News: DLA and Army Reservists work together to keep military missions on track
Story by Sgt. David Turner
FORT A.P. HILL, Va. - Early on a Monday morning at Ft. A.P. Hill, Virginia, dozens of fuel tankers are lined up on the tarmac lot, their crews making last-minute checks. Their equipment is laid out neatly in rows, ready for inspection. A pair of representatives from the Defense Logistics Agency goes down the lines, giving each truck a thorough inspection. Afterward, each vehicle is labeled with a sticker, either “pass” or “fail.” Not every vehicle meets the standard first time around.
The DLA moves all the fuel to meet the military’s needs on a daily basis, but once a year, during the Quartermaster Liquid Logistics Exercise, Army Reserve Soldiers take over some of those missions, working with their counterparts in the DLA and other branches of the military. During the first three weeks of June, Soldiers participating in QLLEX 2014 will transport more than three million gallons of petroleum to installations across the country. For Reservists, it’s an opportunity to not only keep their job skills sharp, but to perform a real-world mission, one that requires meeting strict standards for safety and quality.
It’s a mission that Army Reserve fuel specialists look forward to every year, and one they work hard to prepare for, said Sgt. 1st Class George Pogel, a platoon sergeant with the 277th Quartermaster Company, based in Niagara Falls, N.Y. Members of his unit spent the past three months getting ready for this exercise, checking their vehicles and making sure they had the necessary equipment to perform their mission. Getting a thumbs up from the DLA reps is a critical step in that process.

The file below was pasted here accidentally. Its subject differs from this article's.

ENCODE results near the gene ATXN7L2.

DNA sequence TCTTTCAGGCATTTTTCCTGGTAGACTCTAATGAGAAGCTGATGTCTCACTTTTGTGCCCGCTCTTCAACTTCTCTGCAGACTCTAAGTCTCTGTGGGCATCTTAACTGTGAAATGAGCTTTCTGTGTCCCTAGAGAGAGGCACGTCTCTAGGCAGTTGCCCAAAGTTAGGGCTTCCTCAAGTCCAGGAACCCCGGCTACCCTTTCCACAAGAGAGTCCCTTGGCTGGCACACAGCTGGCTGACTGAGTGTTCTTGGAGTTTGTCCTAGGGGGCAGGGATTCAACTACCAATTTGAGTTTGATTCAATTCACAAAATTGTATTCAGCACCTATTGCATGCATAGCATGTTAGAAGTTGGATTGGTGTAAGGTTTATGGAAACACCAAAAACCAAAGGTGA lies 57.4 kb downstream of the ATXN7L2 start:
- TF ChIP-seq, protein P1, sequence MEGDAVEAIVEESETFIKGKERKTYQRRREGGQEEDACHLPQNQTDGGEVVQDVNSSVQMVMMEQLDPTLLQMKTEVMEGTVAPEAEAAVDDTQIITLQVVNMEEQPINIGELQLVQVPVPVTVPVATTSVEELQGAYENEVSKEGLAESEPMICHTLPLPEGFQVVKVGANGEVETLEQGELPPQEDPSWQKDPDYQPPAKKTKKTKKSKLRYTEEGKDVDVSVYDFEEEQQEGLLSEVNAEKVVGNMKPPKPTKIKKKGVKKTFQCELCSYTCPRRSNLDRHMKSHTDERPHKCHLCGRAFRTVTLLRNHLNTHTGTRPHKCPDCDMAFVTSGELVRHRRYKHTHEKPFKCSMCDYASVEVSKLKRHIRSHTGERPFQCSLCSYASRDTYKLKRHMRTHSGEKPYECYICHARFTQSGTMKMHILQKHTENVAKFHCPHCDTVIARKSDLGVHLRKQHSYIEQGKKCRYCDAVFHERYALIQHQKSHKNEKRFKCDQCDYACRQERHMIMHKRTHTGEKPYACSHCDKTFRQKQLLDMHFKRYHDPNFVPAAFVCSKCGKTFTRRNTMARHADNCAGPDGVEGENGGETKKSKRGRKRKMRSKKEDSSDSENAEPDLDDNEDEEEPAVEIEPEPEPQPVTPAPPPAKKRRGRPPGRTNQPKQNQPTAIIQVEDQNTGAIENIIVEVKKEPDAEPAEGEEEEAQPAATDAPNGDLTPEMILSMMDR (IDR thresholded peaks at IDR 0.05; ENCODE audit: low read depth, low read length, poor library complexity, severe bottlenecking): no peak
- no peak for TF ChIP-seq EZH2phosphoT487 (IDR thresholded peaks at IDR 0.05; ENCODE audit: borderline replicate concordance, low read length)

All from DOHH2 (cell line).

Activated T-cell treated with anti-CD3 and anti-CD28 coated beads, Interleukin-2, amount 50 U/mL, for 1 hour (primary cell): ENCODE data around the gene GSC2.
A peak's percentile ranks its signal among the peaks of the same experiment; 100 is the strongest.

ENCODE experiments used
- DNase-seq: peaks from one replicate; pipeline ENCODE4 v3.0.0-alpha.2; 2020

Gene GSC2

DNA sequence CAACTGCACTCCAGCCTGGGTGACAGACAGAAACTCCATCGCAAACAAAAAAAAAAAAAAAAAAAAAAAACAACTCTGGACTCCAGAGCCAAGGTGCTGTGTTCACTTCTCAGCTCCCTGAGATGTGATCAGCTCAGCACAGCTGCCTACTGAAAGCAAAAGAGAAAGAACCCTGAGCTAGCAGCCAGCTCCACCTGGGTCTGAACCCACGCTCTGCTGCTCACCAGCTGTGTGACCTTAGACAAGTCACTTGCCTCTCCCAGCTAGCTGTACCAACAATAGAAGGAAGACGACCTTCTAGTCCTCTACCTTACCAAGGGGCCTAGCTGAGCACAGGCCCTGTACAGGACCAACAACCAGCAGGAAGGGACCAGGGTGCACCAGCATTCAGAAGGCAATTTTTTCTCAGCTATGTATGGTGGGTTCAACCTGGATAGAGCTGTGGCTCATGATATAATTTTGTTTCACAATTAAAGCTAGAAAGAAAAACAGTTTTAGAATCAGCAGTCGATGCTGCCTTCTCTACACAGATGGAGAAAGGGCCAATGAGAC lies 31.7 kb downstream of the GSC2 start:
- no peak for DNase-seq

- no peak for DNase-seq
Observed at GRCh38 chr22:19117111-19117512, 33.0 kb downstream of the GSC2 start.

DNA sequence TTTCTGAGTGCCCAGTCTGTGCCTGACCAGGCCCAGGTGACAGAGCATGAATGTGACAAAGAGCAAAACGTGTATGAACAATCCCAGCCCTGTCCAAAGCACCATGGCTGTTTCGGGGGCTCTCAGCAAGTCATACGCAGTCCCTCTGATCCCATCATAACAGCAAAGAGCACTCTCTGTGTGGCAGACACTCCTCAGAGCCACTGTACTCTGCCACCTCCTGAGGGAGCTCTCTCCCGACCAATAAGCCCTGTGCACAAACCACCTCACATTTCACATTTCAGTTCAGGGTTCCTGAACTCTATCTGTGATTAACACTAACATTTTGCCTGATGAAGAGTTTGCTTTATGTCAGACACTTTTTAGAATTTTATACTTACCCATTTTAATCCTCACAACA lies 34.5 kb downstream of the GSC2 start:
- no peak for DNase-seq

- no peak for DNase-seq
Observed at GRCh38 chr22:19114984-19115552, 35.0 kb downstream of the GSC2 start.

“There are things we have to learn along the way, because they know more about this than I do," said Pogel, a 33-year veteran quartermaster who has spent most of his career handling and transporting fuel.
“They do it daily, but as Reservists, we do it once a year,” said Pogel.
Even though his vehicles get a thorough inspection before QLLEX, Pogel said the DLA inspections are an important step in training as well as performing his mission.
“Our biggest concern is environmental, because we don’t want to spill any fuel,” he said.
Only after meeting all the standards do the trucks get their “pass” sticker.
Most of the failures are for residues left behind from cleaning out the fuel tanks, said Trent Buck, a DLA quality assurance representative. All of these tankers will be carrying jet fuel, he said, and will have to be tested after it is delivered.
“We don’t want anything that’s going to throw the fuel off specification,” said Buck.
Fuel quality, said Buck, goes hand-in-hand with safety. At the very least, he said, he and his team have to protect their bottom line, because if the fuel they deliver isn’t clean, it can’t be used. But more important is safety.
“If a plane comes down, that’s a worst-case scenario,” said Buck. “It needs to be on specification when it gets to the end customer.”